‘I’m Sorry, Dave.’ When AI Writes a CEO’s Apology Letter

Researchers used the latest tools to generate a note that many leaders find particularly challenging. How did it go?

Generative artificial-intelligence programs are already helping professionals write compelling sales presentations, convincing emails, and other difficult business communications. It was only a matter of time before someone tried using it for one of the most sensitive documents of all: an apology from the boss.  

Using the widely available GPT-4, researchers at the Korea Advanced Institute of Science and Technology (KAIST) recently built a model they call “Prompt Engineering for CEO Apology.” The model incorporates a number of variables, including type of event, structure and length of previous apologies, audience, delivery method, and the communication styles of the CEO and the company. The researchers used the model to create apologies for some recent high-profile CEO gaffes, and apparently, AI did pretty well: According to the KAIST study, the notes “conveyed empathy” and “mimicked the same structure and emotional language” of CEO apologies produced by human beings.

Still, experts are skeptical, with most saying that relying on generative AI programs for apologies might be asking for trouble. “Until the technology is perfected, it would be very easy for a CEO to step in it by offering a gen-AI apology that only makes things worse,” says Peter McDermott, a senior client partner in Korn Ferry’s Corporate Affairs Center of Expertise.

The notion of turning to AI for high-level apologies does have its appeal—mostly because CEOs are notorious for avoiding them. Some leaders believe that their job requires them to show strength and are reluctant to show weakness. Even those willing to be contrite can end up sounding evasive or insincere, potentially alienating offended groups even further. What’s more, a nuanced and sensitive apology isn’t easy to categorize. To be effective, it may have to resonate with multiple different groups of external stakeholders, such as investors and customers. The reactions of other cultures and races also have to be taken into consideration. Importantly, experts say an apology also must sound authentic to the audience that knows the CEO best—company employees. “Any apology that sounds inauthentic to employees could affect retention and future recruitment,” McDermott says.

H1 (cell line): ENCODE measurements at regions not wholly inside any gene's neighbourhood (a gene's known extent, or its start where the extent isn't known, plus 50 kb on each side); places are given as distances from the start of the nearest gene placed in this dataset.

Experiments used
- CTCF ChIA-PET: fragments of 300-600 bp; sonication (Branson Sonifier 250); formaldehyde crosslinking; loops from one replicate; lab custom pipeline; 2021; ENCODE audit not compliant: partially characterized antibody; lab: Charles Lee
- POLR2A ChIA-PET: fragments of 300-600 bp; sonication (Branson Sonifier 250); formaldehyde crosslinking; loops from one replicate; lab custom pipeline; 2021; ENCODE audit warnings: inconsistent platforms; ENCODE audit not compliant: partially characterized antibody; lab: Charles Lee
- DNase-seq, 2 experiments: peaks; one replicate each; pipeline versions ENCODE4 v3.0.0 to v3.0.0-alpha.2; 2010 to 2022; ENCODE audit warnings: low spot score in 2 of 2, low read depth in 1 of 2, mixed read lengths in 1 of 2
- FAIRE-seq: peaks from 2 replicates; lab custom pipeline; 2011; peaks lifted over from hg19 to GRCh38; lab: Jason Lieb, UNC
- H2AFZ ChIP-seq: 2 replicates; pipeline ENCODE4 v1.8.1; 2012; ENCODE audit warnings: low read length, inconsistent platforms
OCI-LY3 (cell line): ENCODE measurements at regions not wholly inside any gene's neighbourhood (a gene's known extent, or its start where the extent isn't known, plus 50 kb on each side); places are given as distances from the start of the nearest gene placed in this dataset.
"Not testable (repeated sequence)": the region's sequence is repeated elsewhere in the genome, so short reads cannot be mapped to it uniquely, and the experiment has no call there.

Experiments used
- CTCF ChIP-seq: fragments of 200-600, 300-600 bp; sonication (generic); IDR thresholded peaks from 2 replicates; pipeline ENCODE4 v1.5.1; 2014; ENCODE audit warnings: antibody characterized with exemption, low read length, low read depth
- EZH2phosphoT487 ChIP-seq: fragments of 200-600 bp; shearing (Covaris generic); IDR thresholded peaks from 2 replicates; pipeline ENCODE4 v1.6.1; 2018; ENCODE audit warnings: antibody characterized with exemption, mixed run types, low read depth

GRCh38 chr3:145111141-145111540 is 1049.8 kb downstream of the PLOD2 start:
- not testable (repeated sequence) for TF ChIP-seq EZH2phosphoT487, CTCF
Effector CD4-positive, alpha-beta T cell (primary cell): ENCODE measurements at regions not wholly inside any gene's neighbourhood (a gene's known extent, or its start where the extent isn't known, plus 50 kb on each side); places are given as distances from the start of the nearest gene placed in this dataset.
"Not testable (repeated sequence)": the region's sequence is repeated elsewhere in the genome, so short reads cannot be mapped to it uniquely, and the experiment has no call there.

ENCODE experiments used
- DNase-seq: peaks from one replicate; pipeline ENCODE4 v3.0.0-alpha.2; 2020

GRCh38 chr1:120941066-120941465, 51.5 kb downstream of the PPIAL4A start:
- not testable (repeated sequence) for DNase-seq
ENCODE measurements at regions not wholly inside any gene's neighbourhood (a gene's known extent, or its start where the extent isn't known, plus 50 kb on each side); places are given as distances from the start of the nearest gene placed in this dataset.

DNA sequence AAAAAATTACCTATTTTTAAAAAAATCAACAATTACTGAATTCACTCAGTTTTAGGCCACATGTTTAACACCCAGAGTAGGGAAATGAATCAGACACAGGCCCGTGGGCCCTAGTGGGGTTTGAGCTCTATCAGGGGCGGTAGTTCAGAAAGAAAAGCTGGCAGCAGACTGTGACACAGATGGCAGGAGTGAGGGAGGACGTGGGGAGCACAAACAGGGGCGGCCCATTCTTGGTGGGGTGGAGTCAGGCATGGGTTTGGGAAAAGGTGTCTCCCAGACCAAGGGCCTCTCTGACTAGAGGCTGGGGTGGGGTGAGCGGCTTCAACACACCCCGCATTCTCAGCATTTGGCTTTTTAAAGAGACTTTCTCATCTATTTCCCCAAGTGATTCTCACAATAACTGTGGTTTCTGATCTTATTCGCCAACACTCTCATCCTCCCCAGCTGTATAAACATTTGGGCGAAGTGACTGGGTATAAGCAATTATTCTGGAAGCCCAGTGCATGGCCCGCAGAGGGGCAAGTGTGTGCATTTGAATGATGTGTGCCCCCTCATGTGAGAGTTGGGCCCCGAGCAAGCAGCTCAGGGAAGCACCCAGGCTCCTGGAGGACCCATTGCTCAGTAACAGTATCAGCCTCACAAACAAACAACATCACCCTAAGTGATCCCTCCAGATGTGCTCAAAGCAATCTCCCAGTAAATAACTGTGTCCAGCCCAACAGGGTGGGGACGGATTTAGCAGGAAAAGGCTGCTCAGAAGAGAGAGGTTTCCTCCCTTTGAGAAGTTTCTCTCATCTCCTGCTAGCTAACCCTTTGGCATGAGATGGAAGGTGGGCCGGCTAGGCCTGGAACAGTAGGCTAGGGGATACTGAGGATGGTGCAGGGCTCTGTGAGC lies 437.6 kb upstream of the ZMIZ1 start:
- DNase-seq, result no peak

When researchers compared the AI-generated apologies with those the CEOs actually sent, they found that the AI versions included fewer specifics. The notes also failed to convey a sense of the boss’s personality. “AI still isn’t fully aligned with how humans communicate,” McDermott says.

Experts say there should be a broader strategy for using gen AI throughout an organization before the technology is applied to specific cases—such as producing CEO apologies. Chris Cantarella, a senior client partner in Korn Ferry’s Global Technology Markets practice, says it’s critical for each enterprise to establish a governance mechanism regarding the use of AI for these important and sometimes high-risk interactions. AI systems, he says, are just applied mathematics. “Before they can achieve anything productive they need clean data and proper training,” he says. Too often, different parts of organizations may be experimenting with gen AI in an uncoordinated manner, which creates risk, especially in challenging cases like apologies, Cantarella says. Companies need to be strategic, thoughtful, tactful, and disciplined. “Otherwise, you’ll end up on the front page of The Wall Street Journal for your insulting or obtuse apology,” Cantarella says.

Once a company has a strategic plan around its own AI use, corporate-communications teams can experiment and train the technology in the voice of the company’s executive team, board, and brand. Any early output should be firewalled, McDermott says, and evaluated by the firm’s communications team. Eventually, he says, if the AI output sounds authentic, the company can consider incorporating it into its corporate communications, as appropriate.


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